The new Sinixt Confederacy office in Nelson, British Columbia will celebrate its grand opening this month.

On October 25, 2023 the new Sinixt Confederacy office in Nelson, British Columbia will celebrate it’s grand opening at #202 514 Vernon Street. The celebration will start at 11am on sidewalk outside the post office and then will move inside the museum from 11:30-2pm. Jarred Michael-Erickson, Chairman of the Confederated Tribes of the Colville Reservation (CTCR) and the Sinixt Confederacy, says “this is an important step in the implementation of the Supreme Court of Canada’s landmark decision in R v. Desautel and the process of reclaiming our responsibility to protect and sustainably manage our traditional territory in Canada for current and future generations.”

In 1956, the Sinixt people were declared extinct by the Canadian government. After an 11-year legal battle, the Supreme Court of Canada ruled on April 23, 2021 the Sn̓ ʕaýckstx (Sinixt/Arrow Lakes) should have access to their traditional hunting territory, which encompasses a large swath of the West Kootenay region.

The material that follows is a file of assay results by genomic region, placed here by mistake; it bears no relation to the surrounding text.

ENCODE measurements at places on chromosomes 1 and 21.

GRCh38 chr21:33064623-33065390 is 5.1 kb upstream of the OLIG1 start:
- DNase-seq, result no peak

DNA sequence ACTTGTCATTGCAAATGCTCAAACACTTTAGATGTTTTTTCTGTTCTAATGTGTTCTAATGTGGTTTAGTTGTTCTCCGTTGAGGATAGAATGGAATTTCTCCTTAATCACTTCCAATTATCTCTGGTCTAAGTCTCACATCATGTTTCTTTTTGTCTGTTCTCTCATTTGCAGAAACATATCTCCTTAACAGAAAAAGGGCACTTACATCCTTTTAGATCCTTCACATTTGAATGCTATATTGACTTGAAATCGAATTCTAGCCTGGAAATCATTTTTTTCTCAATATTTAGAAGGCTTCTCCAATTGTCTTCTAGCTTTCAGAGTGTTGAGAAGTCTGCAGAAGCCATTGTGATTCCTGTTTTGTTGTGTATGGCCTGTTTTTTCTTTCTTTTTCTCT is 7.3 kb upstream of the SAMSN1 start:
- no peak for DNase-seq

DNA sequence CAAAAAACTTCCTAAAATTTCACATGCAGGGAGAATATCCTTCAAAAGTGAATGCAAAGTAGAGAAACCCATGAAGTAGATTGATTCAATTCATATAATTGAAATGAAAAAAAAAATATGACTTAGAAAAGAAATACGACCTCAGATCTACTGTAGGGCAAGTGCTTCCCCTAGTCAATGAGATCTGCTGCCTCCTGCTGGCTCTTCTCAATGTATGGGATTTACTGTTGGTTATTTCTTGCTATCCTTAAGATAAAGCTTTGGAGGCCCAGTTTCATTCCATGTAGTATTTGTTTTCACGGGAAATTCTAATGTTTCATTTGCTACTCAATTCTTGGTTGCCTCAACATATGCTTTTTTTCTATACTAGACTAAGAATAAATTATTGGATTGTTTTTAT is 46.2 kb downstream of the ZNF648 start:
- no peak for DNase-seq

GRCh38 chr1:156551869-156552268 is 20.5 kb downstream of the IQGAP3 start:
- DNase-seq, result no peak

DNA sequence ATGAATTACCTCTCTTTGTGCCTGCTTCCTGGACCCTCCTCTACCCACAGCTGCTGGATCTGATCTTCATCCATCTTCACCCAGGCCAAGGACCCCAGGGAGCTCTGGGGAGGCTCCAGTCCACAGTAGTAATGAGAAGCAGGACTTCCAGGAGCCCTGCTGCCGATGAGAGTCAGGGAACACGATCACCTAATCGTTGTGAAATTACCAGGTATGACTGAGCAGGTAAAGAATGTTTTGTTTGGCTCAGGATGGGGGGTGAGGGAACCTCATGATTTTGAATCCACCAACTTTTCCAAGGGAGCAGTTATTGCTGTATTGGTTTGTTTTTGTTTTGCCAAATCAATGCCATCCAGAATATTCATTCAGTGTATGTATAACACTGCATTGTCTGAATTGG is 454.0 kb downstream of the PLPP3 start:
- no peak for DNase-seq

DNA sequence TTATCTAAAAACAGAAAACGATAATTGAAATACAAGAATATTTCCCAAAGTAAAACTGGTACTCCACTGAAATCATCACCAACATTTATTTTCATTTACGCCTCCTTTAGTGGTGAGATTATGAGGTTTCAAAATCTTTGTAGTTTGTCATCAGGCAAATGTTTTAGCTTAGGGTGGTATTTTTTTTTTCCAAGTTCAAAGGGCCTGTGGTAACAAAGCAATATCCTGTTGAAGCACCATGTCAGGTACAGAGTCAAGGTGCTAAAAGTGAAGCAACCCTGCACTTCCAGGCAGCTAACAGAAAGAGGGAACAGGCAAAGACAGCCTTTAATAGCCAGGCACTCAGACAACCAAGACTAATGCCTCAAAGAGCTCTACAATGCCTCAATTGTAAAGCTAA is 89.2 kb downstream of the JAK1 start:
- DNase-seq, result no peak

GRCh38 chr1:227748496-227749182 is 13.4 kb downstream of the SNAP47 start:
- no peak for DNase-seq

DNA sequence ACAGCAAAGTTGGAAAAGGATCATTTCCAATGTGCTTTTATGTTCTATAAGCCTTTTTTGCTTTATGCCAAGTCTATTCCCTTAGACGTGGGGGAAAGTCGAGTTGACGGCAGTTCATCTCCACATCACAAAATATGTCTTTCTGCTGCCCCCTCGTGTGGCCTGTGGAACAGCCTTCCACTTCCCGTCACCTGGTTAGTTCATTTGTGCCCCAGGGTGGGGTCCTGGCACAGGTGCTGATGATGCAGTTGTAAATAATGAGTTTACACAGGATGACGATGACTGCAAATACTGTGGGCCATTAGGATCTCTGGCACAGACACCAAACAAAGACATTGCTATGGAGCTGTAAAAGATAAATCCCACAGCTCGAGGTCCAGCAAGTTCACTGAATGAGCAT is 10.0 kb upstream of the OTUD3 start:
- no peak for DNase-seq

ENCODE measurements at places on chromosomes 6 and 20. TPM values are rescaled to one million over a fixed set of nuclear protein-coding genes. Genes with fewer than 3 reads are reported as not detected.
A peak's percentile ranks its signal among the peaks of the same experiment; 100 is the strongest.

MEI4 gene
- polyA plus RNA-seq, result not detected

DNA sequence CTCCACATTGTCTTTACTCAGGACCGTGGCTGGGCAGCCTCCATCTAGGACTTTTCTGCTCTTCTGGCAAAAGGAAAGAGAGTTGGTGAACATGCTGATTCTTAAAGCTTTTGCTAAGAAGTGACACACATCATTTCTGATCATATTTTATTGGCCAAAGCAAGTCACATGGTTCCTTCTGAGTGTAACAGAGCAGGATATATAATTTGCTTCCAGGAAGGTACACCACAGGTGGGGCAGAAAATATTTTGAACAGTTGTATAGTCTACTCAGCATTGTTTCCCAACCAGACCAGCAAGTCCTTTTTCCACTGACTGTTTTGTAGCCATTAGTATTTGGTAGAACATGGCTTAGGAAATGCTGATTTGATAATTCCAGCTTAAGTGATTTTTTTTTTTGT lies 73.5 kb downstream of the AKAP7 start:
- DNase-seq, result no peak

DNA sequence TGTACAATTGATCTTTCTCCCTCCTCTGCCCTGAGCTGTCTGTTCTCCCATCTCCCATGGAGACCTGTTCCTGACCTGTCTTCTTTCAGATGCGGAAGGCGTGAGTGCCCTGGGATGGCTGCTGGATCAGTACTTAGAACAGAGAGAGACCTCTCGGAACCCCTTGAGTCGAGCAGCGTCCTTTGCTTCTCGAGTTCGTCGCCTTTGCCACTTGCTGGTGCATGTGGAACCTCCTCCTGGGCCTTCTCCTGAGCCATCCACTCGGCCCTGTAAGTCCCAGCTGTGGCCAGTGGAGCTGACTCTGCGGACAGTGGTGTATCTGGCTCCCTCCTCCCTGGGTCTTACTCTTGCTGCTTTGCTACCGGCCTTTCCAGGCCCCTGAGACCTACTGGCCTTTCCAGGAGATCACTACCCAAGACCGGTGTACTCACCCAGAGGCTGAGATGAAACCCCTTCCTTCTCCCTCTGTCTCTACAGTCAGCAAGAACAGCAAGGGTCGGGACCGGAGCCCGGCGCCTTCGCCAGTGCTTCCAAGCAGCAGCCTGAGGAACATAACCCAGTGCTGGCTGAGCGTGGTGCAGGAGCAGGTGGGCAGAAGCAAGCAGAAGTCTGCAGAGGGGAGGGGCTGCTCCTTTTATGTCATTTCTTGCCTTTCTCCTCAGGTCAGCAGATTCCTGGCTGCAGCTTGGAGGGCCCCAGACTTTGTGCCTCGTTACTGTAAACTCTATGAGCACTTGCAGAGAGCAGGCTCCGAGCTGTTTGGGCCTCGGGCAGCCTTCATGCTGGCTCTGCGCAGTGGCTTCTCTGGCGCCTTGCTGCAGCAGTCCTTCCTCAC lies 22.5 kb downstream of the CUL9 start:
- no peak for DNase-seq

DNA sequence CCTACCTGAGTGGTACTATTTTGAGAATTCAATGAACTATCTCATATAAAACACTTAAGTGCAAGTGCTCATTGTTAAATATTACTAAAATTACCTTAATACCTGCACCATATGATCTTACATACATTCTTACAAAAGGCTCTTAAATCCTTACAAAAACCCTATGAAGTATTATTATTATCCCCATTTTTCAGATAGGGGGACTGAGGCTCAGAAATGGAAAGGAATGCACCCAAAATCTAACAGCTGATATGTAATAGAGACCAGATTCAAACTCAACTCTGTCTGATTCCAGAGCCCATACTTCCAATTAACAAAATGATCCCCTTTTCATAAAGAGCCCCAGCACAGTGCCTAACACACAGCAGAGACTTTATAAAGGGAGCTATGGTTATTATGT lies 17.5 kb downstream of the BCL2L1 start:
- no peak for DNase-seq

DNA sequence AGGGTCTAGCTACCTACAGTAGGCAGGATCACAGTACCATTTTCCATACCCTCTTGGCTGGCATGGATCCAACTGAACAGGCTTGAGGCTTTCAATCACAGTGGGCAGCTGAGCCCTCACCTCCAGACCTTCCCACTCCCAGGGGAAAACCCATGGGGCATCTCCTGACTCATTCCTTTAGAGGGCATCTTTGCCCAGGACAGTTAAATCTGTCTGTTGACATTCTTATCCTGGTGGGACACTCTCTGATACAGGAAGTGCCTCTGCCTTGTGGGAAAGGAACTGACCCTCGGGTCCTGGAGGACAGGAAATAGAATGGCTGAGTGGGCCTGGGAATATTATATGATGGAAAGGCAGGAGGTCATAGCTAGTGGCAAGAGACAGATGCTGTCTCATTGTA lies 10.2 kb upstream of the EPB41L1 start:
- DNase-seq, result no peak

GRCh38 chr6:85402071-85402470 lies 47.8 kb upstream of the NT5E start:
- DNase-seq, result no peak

The ruling specifies that territory as having “ran as far south as an island just above Kettle Falls, in what is now Washington State, and as far north as the Big Bend of the Columbia River, north of Revelstoke in what is now British Columbia.” The Court also recognized the Arrow Lakes tribe, one of the twelve constituent tribes of the CTCR with approximately 3,500 members, as a successor group to the Sinixt.

CTCR has formed the Sinixt Confederacy, formerly known as the Arrow Lakes Aboriginal Society, to represent Sinixt people on both sides of the international border.

About the Colville Tribes

Today, more than 9,460 descendants of 12 Indigenous tribes are enrolled in the Confederated Tribes of the Colville. The twelve tribes which compose the Confederated Tribes of the Colville Reservation include: Scalámxax™ (deep water) or Chelan; walwáma (Wallowa people) or Chief Joseph Band of Nez Perce; s×my?ilp (sharp pointed trees) or Colville; întiyatk”ax” (grass in the water) or Entiat; snayckstx (speckled fish) or Arrow Lakes; mat×’U (blunt hills around a valley) or Methow; skwaxcanax” (people living on the bank) or Moses-Columbia; nspilm (prairie) or Nespelem; uknaqin (seeing over the top) or Okanogan; palúspam (people from Palouse) or Palus; sanp{wilx (grey mist as far as one can see) or San Poil, and Smposqwáwsax™ (people in between) or Wenatchi.

Above: Over a decade ago, Rick Desautel started the legal battle that would eventually lead to the Sinixt being officially recognized by the Canadian government. Top photo (L-R): Rick Desautel, Sinixt Fish and Wildlife Outreach Technician; Remey Lacombe, Sinixt Archaeologist; Robert Watt, cultural advisor; James Baxter, Sinixt Fish and Wildlife Manager; Herb Alex, Sinixt Policy Analyst

Kootenay Mountain Culture Magazine did a feature article about the Supreme Court ruling in the Winter 2021/22 issue and the full article can be read online here: